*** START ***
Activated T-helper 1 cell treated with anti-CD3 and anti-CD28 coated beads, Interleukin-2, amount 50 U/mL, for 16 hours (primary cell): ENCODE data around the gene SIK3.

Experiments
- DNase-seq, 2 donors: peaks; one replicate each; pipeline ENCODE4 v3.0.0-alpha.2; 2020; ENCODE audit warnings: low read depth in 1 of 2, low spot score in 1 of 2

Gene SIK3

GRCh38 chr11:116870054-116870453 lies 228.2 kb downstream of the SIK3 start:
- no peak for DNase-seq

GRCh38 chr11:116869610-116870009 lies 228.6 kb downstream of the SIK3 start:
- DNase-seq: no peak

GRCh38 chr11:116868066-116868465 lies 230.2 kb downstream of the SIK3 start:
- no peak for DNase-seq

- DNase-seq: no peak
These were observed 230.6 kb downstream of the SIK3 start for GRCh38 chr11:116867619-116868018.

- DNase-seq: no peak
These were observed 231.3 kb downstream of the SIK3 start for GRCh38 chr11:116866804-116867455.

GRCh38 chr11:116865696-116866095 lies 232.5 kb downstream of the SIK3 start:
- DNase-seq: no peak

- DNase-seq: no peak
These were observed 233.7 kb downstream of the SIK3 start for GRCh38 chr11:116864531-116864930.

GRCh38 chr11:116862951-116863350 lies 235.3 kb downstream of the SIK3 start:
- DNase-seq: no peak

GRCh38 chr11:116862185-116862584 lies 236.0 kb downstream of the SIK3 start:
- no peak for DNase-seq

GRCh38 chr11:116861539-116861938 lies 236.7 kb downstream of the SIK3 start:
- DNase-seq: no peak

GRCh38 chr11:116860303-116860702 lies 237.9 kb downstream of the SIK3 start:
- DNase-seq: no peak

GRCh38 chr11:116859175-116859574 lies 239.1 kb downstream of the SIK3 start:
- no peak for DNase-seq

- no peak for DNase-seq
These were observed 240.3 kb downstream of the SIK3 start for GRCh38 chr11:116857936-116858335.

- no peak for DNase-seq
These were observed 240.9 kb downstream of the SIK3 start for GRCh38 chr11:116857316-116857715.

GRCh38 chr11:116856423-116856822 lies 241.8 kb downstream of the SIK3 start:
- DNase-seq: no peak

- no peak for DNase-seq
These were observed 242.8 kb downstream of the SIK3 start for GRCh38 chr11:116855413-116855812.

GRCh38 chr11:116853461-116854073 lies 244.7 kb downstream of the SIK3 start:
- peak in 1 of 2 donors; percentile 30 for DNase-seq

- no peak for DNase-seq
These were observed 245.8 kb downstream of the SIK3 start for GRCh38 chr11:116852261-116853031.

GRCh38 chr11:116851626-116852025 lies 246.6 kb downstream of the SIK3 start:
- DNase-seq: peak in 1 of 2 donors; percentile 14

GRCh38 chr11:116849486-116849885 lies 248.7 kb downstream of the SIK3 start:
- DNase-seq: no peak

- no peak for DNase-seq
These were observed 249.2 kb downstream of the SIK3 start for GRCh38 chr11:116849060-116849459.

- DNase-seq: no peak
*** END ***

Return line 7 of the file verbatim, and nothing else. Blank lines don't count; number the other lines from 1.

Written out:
GRCh38 chr11:116869610-116870009 lies 228.6 kb downstream of the SIK3 start: